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Budget Act of 2015 and Its Effects on Social Security Benefits

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Alex

by Alexandra Caraballo- November 2015

For several years now we have been talking about the fact that Social Security has been in dire need for a major overhaul. With expenditures increasing well passed the revenue coming into the trust fund, there were growing concerns for Social Security’s looming inability to meet its obligations to current and future recipients. Earlier this year the Social Security and Medicare Board of Trustee issued a message to the public urging lawmakers to address the matter before it was too late[1]. And so they did. Thankfully these changes came in the nick of time as to avoid a debt ceiling raise or another government shutdown. This bipartisan bill that originated in the House, was approved by the Senate and signed into law by the President on Tuesday November 3rd, 2015 should placate our fears about Social Security. So what does the bill entail and more importantly what are the implications as it relates to current, soon to be, and future social security benefits?

Background

Let’s start with some background. Back in 2000 the Senior Citizens Freedom to Work Act was passed into law. The intent behind this law was to allow seniors to continue to work while still receiving social security benefits. Notably, it also gave those seniors who had already filed for their benefits at their full retirement age (FRA) the ability to suspend receiving those benefits if they didn’t need it just yet because they were working. If they chose to exercise this option, their delayed annual benefit would increase by a whopping 8% each year. As an unintended consequence, individuals-largely guided by their Financial Advisors- would claim their benefits at FRA and then immediately suspend those benefits. Never having had the intention to receive the benefits when they claimed, the idea was to have the monthly benefit increase just by waiting. This gave birth to what became known as the “File and Suspend” strategy (or loophole depending on how you want to look at it).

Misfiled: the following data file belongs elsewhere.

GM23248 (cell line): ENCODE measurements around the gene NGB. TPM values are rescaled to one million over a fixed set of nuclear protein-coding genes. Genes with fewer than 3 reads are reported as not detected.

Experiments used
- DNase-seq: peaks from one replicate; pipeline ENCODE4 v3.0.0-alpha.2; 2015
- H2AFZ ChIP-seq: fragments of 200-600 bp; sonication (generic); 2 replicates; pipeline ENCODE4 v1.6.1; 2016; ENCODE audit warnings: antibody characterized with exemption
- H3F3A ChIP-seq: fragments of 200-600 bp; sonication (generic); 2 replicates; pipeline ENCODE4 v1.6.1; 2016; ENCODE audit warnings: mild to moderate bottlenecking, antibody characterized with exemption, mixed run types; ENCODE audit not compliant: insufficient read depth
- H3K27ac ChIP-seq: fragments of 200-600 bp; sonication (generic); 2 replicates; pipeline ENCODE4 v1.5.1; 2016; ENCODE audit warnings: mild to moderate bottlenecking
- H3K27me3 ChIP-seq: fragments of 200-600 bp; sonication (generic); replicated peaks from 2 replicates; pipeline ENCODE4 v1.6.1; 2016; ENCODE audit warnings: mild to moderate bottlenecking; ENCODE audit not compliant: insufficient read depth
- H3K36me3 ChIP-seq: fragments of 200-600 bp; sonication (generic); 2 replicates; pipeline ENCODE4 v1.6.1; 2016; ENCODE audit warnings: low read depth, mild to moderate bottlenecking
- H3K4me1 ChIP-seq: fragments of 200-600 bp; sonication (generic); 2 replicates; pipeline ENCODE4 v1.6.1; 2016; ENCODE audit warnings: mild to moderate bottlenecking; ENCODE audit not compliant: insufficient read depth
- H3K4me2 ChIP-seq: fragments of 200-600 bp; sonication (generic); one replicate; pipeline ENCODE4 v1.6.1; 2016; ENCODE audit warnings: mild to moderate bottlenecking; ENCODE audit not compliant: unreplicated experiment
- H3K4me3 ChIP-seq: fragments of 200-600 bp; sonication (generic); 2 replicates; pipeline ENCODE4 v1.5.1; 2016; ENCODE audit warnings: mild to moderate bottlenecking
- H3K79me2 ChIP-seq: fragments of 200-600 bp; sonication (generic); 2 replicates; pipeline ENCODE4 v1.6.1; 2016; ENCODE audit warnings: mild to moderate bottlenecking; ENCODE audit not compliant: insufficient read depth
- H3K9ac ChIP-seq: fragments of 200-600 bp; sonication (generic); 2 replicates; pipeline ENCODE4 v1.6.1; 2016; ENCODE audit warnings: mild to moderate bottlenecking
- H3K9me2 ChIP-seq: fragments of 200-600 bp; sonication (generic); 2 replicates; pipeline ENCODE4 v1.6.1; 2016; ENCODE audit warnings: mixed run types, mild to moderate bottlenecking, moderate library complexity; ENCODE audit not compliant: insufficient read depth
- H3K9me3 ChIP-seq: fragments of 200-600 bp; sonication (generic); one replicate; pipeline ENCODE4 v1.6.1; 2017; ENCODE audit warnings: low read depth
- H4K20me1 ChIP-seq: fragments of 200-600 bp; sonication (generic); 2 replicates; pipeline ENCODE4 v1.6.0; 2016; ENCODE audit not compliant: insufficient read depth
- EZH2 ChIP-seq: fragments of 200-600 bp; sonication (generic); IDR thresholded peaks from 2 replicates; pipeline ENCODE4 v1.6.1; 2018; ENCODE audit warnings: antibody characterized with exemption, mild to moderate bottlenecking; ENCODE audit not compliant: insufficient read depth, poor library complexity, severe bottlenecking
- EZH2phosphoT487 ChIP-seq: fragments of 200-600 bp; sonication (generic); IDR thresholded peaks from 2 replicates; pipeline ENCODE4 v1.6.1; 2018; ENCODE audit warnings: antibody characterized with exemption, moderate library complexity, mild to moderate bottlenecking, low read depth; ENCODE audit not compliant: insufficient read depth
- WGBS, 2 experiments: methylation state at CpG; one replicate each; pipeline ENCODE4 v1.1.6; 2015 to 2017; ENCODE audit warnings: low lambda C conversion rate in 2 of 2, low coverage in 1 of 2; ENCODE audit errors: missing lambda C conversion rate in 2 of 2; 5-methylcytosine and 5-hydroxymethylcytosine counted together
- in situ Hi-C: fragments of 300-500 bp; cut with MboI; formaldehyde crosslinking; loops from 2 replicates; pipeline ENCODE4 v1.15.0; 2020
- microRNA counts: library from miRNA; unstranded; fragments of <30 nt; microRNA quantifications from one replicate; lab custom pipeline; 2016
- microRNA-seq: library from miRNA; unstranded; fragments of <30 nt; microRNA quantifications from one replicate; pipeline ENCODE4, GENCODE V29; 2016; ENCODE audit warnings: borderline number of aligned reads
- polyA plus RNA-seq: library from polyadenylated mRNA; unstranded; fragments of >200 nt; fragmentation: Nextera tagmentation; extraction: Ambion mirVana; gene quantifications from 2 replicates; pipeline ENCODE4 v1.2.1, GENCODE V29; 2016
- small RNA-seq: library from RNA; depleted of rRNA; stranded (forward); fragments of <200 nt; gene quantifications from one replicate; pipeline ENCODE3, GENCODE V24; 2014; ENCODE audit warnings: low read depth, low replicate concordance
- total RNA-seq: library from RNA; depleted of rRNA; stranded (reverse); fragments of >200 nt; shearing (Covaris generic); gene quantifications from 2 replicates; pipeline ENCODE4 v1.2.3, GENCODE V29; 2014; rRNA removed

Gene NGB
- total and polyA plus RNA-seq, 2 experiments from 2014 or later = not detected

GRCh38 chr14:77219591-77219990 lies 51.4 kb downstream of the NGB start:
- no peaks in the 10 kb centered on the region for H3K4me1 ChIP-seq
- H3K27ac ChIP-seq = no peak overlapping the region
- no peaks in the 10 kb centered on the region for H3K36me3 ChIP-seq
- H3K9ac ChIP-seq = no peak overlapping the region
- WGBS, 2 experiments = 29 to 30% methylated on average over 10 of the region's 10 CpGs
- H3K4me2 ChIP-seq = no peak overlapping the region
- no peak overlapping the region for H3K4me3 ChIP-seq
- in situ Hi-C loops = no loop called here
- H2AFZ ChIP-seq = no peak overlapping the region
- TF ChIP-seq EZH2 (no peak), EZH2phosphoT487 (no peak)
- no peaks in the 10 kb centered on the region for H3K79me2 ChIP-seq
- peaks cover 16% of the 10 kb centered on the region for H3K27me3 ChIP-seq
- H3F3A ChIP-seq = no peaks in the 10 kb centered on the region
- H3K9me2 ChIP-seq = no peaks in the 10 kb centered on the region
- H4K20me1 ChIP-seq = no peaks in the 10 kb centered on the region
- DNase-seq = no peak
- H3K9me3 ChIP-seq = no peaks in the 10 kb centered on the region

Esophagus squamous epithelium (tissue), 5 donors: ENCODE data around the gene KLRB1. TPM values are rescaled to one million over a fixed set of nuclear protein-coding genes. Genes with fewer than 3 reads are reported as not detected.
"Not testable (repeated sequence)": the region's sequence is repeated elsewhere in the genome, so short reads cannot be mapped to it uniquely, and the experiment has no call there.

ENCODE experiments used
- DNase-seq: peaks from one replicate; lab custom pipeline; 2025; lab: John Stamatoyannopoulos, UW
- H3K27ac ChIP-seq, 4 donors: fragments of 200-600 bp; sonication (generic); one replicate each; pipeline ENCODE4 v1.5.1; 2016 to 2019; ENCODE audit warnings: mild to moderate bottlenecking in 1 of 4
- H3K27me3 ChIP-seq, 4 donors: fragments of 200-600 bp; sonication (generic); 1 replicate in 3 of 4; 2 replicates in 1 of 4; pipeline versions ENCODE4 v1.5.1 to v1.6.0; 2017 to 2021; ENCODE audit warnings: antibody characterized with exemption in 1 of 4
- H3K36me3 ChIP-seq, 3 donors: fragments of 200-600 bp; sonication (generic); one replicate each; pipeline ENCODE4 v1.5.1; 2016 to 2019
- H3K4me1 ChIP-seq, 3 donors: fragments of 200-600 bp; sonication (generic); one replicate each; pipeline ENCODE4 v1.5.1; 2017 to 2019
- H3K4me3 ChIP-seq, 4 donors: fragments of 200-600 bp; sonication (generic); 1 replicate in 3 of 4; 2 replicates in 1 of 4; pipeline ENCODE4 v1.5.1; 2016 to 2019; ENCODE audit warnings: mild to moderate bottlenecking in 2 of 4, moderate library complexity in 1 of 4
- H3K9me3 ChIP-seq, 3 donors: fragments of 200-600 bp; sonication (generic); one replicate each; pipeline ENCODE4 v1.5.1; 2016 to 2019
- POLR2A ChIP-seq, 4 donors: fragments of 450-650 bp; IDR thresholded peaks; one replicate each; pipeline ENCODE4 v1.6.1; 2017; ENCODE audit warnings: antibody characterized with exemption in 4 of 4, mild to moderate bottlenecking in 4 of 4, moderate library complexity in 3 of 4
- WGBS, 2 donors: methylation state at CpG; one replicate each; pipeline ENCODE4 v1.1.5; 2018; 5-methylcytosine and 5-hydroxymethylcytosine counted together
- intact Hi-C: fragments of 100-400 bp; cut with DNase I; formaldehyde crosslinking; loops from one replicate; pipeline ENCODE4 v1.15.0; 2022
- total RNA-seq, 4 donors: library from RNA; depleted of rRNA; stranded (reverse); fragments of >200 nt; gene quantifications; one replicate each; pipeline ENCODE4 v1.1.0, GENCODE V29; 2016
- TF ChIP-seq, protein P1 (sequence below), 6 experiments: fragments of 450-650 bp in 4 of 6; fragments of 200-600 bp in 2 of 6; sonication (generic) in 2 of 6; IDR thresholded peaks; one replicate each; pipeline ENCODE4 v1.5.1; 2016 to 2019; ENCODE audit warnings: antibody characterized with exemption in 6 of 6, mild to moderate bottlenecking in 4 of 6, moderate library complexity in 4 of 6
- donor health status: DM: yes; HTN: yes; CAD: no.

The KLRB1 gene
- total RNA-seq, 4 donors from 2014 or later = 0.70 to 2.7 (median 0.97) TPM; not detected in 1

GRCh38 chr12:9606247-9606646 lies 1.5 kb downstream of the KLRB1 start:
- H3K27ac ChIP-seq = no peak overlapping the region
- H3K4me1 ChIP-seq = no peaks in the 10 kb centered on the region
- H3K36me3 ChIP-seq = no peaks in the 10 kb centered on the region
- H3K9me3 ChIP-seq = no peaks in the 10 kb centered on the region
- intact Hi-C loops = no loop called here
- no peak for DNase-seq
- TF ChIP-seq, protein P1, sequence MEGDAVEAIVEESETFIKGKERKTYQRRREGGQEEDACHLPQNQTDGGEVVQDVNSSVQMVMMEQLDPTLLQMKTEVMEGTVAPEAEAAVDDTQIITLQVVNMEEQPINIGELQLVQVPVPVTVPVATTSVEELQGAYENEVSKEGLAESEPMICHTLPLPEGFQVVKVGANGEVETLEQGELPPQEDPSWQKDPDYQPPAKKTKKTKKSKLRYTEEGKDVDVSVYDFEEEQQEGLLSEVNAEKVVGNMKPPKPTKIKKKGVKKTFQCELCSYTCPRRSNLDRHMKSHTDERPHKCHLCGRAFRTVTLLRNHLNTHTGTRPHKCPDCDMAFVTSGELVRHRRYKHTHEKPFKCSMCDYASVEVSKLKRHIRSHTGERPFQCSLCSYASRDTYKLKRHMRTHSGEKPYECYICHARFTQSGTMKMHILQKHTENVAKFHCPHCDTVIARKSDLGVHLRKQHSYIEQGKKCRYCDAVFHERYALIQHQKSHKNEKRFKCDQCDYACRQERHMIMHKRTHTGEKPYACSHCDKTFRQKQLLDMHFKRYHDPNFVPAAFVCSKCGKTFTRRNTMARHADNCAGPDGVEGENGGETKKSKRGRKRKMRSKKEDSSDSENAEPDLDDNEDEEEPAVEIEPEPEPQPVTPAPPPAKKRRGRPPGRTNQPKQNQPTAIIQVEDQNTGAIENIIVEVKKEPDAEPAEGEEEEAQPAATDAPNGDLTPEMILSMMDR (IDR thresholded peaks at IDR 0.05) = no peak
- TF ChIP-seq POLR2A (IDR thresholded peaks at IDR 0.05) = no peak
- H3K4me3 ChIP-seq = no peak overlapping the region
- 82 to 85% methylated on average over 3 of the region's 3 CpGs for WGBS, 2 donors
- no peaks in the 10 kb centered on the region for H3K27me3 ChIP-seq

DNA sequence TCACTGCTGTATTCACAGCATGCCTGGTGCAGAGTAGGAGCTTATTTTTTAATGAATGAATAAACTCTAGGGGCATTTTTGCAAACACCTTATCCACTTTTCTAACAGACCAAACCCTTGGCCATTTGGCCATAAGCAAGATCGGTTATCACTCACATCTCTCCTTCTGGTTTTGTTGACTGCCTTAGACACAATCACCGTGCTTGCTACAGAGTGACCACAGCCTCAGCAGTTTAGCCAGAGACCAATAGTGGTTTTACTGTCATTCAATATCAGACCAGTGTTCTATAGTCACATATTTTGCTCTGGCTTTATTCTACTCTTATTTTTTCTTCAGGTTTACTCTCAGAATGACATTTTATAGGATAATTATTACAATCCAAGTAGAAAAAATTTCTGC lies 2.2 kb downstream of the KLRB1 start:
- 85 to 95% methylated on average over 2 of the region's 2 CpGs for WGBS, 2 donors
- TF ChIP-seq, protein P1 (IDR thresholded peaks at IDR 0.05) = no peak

Another great feature that came from the Act was that if the senior decided to suspend his or her benefit, this would not have an impact on auxiliary benefits such as spousal benefits, ex-spousal benefits, and benefits for disabled children. Therefore, if the wage earner wanted to suspend benefits (to take advantage of delaying those benefits and as a result receive a substantially larger benefit at age 70), the spouse could still file what is called a “Restricted Application”. By filing this application the spouse could receive spousal benefits during the time that the wage earner suspended his or her own benefit[2]. Though these strategies were perfectly legal, there were severe and unintended consequences that ended up costing the Social Security Administration somewhere in the area of $9.5B each year[3]. This caused the concern that the trust fund would dry out and that is where the Bipartisan Budget Act of 2015 comes into play.

The new law: Bipartisan Budget Act of 2015

With the fund depleting so rampantly, it was only a matter of time before a reform to the program would occur. In fact, it is the reason why we gave many of our clients’ estimated social security benefits a hefty haircut when planning and making long range retirement projections. While we can be surprised by how fast this new law is being implemented, it was a change that was both necessary and expected.

So let’s dive into the changes. Although the bill covered various aspects not just targeted at social security, for this article we will concentrate on Section 831(a) and (b) of the bill that impacts the aforementioned social security claiming strategies.

First, Section 831(a) extends the “deeming” rule beyond FRA. It is important to note that the new law will apply to individuals who are age 62 or younger today or, to be more specific, anyone born on or after 01/01/1954. Under the old law, an individual who had obtained FRA and was eligible to take either a retirement benefit based on his or her own earnings history or a spousal benefit based on the earnings history of the spouse could chose to take either or. An individual could do this by filing a “Restricted Application” to claim only spousal benefits and later switch over to his or her own retirement benefit. The new law effectively means that if an individual collects spousal benefits, but is also eligible to receive retirement benefits, that person is required (deemed ) to claim all benefits that person is eligible for. Since Social Security only pays the highest of the benefits, an individual is essentially losing one of the benefits.